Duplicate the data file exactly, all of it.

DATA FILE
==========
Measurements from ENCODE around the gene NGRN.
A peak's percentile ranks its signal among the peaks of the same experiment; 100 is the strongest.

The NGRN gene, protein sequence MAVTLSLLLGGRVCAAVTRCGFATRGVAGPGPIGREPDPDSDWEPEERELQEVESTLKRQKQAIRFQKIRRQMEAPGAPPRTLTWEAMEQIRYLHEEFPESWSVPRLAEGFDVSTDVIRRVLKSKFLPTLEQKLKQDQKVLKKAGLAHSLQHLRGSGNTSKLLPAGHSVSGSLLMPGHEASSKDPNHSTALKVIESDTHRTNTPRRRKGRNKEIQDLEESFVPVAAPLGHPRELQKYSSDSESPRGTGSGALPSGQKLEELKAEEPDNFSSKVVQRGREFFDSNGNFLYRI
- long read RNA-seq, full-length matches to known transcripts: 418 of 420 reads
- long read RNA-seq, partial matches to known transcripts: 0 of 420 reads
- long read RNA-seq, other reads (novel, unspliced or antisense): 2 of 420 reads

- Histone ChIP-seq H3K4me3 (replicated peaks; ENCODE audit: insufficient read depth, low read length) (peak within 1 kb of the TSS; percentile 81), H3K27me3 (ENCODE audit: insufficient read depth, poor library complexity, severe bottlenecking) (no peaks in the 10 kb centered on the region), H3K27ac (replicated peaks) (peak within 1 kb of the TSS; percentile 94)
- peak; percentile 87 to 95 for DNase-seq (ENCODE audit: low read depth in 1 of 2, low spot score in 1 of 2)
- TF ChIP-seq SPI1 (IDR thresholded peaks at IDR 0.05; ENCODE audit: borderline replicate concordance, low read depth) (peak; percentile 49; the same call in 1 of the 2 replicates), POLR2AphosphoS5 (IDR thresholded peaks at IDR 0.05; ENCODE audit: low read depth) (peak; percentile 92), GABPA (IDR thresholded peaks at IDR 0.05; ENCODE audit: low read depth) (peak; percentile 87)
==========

Measurements from ENCODE around the gene NGRN.
A peak's percentile ranks its signal among the peaks of the same experiment; 100 is the strongest.

The NGRN gene, protein sequence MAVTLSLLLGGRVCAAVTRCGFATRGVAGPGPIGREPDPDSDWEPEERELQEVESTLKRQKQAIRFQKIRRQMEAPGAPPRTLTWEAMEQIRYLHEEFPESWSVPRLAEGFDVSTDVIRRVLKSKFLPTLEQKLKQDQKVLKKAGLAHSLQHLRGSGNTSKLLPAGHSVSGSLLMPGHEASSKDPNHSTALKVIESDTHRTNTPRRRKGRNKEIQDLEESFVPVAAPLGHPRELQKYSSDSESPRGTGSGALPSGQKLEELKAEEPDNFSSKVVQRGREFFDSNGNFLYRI
- long read RNA-seq, full-length matches to known transcripts: 418 of 420 reads
- long read RNA-seq, partial matches to known transcripts: 0 of 420 reads
- long read RNA-seq, other reads (novel, unspliced or antisense): 2 of 420 reads

- Histone ChIP-seq H3K4me3 (replicated peaks; ENCODE audit: insufficient read depth, low read length) (peak within 1 kb of the TSS; percentile 81), H3K27me3 (ENCODE audit: insufficient read depth, poor library complexity, severe bottlenecking) (no peaks in the 10 kb centered on the region), H3K27ac (replicated peaks) (peak within 1 kb of the TSS; percentile 94)
- peak; percentile 87 to 95 for DNase-seq (ENCODE audit: low read depth in 1 of 2, low spot score in 1 of 2)
- TF ChIP-seq SPI1 (IDR thresholded peaks at IDR 0.05; ENCODE audit: borderline replicate concordance, low read depth) (peak; percentile 49; the same call in 1 of the 2 replicates), POLR2AphosphoS5 (IDR thresholded peaks at IDR 0.05; ENCODE audit: low read depth) (peak; percentile 92), GABPA (IDR thresholded peaks at IDR 0.05; ENCODE audit: low read depth) (peak; percentile 87)